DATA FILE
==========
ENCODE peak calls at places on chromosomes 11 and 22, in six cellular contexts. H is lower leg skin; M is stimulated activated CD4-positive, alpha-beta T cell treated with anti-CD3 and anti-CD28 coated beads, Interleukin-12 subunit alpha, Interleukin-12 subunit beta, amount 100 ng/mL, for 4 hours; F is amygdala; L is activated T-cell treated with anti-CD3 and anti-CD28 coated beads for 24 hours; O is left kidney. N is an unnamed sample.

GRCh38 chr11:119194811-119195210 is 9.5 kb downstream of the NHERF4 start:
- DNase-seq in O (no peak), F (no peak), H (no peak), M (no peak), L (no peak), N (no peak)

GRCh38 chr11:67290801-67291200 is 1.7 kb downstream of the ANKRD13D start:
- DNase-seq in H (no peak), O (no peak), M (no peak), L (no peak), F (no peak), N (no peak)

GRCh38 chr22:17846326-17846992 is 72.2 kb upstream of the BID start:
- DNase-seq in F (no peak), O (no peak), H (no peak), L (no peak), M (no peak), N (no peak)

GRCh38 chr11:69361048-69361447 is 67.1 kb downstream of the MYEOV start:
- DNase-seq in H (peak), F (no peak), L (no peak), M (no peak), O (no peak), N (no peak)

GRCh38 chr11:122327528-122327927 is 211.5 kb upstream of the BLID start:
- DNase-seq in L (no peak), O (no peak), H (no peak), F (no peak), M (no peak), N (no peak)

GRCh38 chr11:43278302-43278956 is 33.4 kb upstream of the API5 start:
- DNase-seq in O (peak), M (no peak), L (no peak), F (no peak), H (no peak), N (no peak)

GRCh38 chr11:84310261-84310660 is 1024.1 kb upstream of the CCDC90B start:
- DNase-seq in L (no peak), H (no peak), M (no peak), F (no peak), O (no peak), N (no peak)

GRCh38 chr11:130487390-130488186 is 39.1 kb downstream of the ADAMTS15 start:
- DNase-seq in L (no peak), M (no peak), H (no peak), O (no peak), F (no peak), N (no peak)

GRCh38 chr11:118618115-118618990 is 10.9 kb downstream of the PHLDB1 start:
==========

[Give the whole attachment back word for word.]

ENCODE peak calls at places on chromosomes 11 and 22, in six cellular contexts. H is lower leg skin; M is stimulated activated CD4-positive, alpha-beta T cell treated with anti-CD3 and anti-CD28 coated beads, Interleukin-12 subunit alpha, Interleukin-12 subunit beta, amount 100 ng/mL, for 4 hours; F is amygdala; L is activated T-cell treated with anti-CD3 and anti-CD28 coated beads for 24 hours; O is left kidney. N is an unnamed sample.

GRCh38 chr11:119194811-119195210 is 9.5 kb downstream of the NHERF4 start:
- DNase-seq in O (no peak), F (no peak), H (no peak), M (no peak), L (no peak), N (no peak)

GRCh38 chr11:67290801-67291200 is 1.7 kb downstream of the ANKRD13D start:
- DNase-seq in H (no peak), O (no peak), M (no peak), L (no peak), F (no peak), N (no peak)

GRCh38 chr22:17846326-17846992 is 72.2 kb upstream of the BID start:
- DNase-seq in F (no peak), O (no peak), H (no peak), L (no peak), M (no peak), N (no peak)

GRCh38 chr11:69361048-69361447 is 67.1 kb downstream of the MYEOV start:
- DNase-seq in H (peak), F (no peak), L (no peak), M (no peak), O (no peak), N (no peak)

GRCh38 chr11:122327528-122327927 is 211.5 kb upstream of the BLID start:
- DNase-seq in L (no peak), O (no peak), H (no peak), F (no peak), M (no peak), N (no peak)

GRCh38 chr11:43278302-43278956 is 33.4 kb upstream of the API5 start:
- DNase-seq in O (peak), M (no peak), L (no peak), F (no peak), H (no peak), N (no peak)

GRCh38 chr11:84310261-84310660 is 1024.1 kb upstream of the CCDC90B start:
- DNase-seq in L (no peak), H (no peak), M (no peak), F (no peak), O (no peak), N (no peak)

GRCh38 chr11:130487390-130488186 is 39.1 kb downstream of the ADAMTS15 start:
- DNase-seq in L (no peak), M (no peak), H (no peak), O (no peak), F (no peak), N (no peak)

GRCh38 chr11:118618115-118618990 is 10.9 kb downstream of the PHLDB1 start: